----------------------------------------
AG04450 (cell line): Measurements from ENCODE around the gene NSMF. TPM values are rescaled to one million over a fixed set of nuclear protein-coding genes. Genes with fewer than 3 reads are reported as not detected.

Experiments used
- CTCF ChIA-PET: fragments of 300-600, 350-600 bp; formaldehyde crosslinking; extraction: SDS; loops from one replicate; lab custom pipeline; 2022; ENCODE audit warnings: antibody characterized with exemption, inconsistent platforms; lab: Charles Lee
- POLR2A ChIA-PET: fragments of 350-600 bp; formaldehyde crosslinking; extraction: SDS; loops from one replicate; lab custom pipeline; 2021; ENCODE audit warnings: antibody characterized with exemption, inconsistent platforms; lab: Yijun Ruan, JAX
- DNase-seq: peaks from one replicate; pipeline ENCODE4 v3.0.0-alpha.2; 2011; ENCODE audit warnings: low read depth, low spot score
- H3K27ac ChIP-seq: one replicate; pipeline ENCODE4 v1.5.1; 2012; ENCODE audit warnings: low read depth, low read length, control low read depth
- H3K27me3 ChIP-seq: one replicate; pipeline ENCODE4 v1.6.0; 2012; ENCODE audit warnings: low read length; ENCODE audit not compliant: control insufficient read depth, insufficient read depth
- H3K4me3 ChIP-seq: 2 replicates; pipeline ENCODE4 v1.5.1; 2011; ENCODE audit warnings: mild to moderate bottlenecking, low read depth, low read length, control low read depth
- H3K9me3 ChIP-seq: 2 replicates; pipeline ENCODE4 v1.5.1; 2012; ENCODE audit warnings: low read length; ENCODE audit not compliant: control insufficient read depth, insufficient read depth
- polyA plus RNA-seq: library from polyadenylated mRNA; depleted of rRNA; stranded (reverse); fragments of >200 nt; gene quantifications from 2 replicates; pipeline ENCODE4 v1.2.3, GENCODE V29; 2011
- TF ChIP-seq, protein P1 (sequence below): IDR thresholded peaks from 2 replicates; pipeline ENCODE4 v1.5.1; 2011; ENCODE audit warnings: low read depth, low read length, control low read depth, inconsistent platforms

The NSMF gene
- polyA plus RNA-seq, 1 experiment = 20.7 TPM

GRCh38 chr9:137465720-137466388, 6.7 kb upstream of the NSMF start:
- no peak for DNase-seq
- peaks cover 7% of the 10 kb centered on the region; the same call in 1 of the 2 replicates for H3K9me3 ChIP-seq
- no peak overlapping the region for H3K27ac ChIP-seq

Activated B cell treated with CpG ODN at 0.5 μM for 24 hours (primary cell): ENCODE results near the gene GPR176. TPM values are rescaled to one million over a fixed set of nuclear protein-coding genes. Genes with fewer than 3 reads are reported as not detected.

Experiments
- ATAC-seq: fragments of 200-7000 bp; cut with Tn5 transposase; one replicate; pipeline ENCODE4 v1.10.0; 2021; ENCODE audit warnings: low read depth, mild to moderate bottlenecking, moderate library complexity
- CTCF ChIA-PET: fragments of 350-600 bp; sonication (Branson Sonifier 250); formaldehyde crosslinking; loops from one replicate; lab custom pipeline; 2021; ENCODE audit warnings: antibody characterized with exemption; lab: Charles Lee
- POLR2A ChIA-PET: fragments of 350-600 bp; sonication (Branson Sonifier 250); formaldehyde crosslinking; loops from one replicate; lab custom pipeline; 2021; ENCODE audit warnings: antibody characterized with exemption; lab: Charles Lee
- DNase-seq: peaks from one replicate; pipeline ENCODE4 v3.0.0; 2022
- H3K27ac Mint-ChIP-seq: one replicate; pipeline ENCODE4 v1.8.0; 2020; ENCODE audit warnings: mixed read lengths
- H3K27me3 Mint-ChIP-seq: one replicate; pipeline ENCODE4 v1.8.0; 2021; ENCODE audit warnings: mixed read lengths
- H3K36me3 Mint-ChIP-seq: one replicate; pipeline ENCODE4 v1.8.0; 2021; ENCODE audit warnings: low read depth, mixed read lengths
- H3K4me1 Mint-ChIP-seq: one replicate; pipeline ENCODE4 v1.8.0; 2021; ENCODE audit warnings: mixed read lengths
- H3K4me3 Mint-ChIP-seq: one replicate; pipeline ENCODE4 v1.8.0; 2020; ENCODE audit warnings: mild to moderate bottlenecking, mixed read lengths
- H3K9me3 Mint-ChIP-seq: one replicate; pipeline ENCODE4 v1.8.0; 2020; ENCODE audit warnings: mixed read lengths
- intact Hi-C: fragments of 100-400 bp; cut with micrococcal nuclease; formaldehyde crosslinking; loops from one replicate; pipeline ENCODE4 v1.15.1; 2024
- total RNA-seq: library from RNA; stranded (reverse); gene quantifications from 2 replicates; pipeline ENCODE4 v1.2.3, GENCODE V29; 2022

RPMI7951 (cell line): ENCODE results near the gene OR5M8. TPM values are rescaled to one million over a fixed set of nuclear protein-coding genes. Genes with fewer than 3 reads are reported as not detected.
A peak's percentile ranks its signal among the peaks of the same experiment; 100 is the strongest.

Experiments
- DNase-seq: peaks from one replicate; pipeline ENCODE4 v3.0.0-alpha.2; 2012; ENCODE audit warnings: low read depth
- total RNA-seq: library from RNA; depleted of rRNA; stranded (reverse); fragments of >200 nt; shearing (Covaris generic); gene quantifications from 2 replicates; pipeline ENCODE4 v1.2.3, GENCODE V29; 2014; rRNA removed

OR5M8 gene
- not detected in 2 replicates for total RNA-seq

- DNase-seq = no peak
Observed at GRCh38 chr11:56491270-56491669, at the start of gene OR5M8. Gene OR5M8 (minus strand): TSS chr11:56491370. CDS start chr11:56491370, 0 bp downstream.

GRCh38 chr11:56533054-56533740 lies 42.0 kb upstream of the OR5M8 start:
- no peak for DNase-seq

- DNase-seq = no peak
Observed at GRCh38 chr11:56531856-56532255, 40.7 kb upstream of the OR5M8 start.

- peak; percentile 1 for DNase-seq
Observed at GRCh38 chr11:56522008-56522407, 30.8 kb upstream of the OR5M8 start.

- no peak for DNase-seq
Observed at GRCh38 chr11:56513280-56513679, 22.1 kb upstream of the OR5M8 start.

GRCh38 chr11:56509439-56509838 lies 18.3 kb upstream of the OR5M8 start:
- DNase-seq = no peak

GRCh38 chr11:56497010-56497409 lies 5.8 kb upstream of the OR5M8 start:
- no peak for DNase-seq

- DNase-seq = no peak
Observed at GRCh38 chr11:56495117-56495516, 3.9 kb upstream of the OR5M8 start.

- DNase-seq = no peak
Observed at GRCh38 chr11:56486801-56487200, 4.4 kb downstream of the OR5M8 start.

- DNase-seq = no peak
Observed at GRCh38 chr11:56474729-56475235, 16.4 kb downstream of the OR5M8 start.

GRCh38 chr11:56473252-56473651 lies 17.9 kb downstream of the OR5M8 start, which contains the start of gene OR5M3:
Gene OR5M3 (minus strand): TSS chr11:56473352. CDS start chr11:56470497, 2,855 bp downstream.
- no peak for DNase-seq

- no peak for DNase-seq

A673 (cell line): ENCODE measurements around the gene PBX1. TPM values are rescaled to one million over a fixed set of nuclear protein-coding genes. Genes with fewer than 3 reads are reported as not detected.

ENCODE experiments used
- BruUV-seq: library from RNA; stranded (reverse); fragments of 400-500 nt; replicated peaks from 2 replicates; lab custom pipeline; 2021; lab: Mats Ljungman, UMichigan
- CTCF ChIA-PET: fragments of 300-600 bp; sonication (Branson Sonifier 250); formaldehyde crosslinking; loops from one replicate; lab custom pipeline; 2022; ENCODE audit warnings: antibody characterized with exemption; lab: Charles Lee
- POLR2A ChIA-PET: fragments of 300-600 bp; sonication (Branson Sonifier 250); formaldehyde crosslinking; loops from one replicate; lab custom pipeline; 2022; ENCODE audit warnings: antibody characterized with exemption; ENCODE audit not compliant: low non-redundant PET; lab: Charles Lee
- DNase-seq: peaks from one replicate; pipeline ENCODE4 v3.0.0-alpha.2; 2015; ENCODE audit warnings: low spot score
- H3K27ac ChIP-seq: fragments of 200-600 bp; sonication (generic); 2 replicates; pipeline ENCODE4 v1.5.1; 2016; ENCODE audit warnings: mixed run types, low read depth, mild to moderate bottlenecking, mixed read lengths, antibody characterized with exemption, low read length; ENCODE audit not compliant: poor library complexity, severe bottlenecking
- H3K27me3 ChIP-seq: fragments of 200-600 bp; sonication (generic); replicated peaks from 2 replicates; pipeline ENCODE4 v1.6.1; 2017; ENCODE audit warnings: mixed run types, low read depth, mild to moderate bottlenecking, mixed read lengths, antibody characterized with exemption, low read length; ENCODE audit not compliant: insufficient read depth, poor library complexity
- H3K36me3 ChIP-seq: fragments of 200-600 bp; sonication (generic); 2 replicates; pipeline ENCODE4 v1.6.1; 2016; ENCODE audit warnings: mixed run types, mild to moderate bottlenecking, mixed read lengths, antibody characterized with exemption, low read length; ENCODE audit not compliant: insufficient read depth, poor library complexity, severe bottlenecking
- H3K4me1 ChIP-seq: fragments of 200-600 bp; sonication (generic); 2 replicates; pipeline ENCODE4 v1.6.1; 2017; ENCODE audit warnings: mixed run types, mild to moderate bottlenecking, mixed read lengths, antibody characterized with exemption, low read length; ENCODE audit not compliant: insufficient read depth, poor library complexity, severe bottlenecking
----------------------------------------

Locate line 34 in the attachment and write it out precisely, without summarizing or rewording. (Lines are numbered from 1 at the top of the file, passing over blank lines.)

Experiments